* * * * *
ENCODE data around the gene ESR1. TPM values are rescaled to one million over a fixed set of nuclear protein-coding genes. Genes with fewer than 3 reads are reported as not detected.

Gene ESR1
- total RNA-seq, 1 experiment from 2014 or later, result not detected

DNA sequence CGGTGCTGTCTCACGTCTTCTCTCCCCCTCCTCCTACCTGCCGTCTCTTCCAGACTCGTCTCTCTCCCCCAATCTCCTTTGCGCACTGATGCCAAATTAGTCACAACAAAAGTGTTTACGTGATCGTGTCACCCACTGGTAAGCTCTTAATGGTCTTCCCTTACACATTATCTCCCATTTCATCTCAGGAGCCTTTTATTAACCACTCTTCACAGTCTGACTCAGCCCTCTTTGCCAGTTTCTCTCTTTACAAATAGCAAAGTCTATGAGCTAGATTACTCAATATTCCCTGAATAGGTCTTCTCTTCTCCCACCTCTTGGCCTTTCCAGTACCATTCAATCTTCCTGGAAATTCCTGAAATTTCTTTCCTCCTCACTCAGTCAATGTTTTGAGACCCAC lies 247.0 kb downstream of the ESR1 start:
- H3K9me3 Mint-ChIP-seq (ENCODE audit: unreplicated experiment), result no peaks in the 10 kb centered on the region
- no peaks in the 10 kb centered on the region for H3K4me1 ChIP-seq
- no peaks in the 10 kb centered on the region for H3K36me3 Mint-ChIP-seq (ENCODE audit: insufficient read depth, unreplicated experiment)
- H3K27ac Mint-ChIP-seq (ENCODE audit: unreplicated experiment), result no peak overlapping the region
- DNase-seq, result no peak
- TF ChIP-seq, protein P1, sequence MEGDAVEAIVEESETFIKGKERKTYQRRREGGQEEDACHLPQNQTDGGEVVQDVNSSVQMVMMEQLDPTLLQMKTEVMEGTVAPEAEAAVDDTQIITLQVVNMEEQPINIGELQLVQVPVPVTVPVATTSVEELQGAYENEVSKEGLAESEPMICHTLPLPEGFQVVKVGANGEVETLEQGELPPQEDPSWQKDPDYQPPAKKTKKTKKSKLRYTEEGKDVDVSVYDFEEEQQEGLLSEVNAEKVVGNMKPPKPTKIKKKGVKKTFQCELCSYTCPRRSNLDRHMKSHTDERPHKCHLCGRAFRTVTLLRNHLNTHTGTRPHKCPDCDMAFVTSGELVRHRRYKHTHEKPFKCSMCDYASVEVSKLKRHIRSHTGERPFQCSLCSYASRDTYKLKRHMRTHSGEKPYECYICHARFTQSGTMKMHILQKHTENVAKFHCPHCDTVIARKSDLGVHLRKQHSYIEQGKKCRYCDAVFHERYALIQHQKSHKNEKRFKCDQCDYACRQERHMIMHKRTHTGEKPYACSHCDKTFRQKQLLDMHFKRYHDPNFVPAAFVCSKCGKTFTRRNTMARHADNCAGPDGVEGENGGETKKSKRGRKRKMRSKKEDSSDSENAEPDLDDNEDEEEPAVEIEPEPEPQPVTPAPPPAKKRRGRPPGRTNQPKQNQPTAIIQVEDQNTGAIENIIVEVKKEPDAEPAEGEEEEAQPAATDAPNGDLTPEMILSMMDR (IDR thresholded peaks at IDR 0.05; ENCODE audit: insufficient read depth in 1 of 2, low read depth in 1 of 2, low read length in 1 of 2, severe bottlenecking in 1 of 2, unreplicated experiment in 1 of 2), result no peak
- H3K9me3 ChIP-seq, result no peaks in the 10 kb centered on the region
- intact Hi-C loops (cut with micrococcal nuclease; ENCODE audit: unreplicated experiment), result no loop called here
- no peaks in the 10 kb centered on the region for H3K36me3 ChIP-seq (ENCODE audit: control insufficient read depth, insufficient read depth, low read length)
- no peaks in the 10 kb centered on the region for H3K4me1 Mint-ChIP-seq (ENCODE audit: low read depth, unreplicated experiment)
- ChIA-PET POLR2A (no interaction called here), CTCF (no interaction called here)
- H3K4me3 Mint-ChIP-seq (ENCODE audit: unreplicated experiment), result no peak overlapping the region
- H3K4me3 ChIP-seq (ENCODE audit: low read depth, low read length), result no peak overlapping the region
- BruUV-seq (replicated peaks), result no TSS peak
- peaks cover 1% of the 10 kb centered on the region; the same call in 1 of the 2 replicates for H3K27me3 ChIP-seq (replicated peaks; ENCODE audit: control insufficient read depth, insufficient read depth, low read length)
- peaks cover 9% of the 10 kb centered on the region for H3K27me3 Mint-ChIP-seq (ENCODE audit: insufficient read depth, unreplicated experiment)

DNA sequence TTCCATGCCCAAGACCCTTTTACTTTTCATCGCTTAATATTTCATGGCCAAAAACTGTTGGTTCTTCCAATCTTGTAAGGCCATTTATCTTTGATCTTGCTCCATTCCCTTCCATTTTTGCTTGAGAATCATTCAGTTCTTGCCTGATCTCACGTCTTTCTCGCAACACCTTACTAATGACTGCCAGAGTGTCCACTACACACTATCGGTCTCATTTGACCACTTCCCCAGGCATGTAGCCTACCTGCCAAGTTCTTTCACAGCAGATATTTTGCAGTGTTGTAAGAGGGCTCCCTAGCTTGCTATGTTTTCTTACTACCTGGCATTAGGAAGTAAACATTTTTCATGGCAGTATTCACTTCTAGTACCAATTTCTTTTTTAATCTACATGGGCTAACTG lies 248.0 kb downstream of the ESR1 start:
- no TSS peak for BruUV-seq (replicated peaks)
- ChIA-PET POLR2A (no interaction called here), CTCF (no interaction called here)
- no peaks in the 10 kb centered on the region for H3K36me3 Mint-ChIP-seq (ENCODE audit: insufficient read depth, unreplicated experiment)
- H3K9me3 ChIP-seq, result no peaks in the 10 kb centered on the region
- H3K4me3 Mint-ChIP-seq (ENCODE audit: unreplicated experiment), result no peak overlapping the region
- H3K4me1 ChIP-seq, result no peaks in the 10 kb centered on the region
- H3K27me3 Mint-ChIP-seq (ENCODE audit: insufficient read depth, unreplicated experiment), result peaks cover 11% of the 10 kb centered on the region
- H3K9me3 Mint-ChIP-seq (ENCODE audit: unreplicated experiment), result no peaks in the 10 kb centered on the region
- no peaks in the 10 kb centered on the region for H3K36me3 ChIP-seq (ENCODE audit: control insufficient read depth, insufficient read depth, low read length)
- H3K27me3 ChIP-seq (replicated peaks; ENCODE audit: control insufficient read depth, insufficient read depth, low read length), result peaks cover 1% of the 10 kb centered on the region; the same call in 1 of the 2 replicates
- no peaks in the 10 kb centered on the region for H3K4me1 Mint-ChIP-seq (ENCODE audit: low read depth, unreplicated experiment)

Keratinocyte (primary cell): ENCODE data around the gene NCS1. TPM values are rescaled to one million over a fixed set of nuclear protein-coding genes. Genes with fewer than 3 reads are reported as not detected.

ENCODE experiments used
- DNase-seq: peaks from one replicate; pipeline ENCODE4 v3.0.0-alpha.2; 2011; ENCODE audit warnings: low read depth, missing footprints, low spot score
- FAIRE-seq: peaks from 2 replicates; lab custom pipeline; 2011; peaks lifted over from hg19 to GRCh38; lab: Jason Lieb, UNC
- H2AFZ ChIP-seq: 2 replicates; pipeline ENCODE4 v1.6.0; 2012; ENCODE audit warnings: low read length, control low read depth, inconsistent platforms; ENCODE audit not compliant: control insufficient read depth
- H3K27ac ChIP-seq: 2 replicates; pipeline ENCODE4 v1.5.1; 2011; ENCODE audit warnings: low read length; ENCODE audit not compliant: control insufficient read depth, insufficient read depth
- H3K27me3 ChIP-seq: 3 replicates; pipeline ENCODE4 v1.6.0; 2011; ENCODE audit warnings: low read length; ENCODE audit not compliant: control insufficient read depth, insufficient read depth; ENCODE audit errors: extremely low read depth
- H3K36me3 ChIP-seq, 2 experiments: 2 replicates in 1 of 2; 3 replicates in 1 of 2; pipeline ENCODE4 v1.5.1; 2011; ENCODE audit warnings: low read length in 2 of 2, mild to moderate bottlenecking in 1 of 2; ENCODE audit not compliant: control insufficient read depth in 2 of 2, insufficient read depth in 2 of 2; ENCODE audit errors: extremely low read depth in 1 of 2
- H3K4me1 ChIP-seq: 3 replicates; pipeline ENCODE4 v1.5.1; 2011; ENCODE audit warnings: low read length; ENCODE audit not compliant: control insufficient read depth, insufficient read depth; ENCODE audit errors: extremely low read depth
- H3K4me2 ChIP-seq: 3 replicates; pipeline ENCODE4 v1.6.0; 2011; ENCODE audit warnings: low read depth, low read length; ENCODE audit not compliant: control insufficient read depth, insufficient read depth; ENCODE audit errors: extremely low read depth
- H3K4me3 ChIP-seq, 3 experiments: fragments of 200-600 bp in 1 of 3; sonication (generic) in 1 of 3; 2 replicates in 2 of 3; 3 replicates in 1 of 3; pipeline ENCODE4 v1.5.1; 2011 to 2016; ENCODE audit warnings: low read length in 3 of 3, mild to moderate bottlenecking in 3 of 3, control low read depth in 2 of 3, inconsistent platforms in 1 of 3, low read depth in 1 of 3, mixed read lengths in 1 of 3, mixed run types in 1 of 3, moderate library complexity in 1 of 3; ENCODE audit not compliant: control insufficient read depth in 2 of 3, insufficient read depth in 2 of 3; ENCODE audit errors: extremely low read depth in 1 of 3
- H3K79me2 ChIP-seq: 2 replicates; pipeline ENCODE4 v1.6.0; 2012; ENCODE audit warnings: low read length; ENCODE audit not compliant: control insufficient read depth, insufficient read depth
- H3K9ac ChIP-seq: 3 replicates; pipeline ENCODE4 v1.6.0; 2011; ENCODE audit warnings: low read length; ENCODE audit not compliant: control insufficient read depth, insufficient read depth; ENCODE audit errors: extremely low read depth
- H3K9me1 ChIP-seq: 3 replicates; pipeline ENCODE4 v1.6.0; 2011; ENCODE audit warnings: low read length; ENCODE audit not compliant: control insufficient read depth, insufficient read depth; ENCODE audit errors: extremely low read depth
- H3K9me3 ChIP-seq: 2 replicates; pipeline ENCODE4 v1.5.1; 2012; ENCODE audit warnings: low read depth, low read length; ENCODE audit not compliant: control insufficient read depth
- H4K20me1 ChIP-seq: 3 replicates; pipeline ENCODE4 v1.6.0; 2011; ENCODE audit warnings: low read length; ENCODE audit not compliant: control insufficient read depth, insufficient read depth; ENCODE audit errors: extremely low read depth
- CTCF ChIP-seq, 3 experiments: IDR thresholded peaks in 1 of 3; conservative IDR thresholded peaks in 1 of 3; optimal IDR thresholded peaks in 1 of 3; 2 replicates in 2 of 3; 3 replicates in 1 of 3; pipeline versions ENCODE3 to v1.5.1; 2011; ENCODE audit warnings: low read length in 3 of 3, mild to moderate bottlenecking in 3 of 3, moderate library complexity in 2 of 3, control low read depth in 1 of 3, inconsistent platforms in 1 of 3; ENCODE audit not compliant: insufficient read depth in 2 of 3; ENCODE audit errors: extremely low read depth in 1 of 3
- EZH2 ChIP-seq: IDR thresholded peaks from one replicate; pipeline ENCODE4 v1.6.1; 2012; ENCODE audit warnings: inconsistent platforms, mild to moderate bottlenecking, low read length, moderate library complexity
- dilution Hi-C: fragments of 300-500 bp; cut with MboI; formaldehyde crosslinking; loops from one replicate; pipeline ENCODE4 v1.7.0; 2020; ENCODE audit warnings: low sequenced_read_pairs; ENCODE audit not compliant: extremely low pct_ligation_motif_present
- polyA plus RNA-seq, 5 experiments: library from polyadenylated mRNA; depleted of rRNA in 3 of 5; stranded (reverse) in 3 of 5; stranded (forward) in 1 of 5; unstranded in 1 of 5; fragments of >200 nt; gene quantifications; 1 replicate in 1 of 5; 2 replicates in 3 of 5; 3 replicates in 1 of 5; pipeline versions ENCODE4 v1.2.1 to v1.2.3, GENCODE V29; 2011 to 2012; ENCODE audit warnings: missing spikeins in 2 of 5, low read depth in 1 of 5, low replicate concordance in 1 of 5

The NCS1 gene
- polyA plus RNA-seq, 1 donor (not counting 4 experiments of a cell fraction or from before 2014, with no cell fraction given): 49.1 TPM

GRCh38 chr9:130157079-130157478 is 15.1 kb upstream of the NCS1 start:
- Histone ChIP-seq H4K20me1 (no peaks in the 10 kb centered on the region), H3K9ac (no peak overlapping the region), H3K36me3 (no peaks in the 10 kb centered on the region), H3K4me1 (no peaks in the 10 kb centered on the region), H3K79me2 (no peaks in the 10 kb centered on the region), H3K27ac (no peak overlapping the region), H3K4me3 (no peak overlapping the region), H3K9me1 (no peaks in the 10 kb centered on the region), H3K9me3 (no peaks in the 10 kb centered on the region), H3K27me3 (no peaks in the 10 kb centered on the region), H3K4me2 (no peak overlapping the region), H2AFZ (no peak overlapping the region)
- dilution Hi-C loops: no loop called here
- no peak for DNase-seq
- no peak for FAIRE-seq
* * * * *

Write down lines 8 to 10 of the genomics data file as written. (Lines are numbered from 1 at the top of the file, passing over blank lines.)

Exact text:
- H3K27ac Mint-ChIP-seq (ENCODE audit: unreplicated experiment), result no peak overlapping the region
- DNase-seq, result no peak
- TF ChIP-seq, protein P1, sequence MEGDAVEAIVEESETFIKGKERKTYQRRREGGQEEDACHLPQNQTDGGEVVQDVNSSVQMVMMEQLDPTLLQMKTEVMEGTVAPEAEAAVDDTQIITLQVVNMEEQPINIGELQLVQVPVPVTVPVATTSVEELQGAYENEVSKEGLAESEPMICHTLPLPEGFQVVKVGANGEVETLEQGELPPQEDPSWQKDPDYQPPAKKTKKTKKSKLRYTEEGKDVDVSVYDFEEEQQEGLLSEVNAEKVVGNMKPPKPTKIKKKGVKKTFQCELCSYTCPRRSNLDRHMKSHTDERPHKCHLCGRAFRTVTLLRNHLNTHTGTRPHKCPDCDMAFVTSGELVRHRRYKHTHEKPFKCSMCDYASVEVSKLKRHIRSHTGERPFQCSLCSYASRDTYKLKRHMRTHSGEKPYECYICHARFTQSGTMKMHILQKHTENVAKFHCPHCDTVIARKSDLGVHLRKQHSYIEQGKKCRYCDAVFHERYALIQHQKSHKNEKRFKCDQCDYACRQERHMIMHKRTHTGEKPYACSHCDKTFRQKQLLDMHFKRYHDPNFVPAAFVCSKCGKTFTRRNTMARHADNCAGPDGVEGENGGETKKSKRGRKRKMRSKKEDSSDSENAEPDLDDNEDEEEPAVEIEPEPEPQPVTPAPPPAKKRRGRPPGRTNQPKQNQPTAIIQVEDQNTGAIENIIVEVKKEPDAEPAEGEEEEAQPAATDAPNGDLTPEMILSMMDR (IDR thresholded peaks at IDR 0.05; ENCODE audit: insufficient read depth in 1 of 2, low read depth in 1 of 2, low read length in 1 of 2, severe bottlenecking in 1 of 2, unreplicated experiment in 1 of 2), result no peak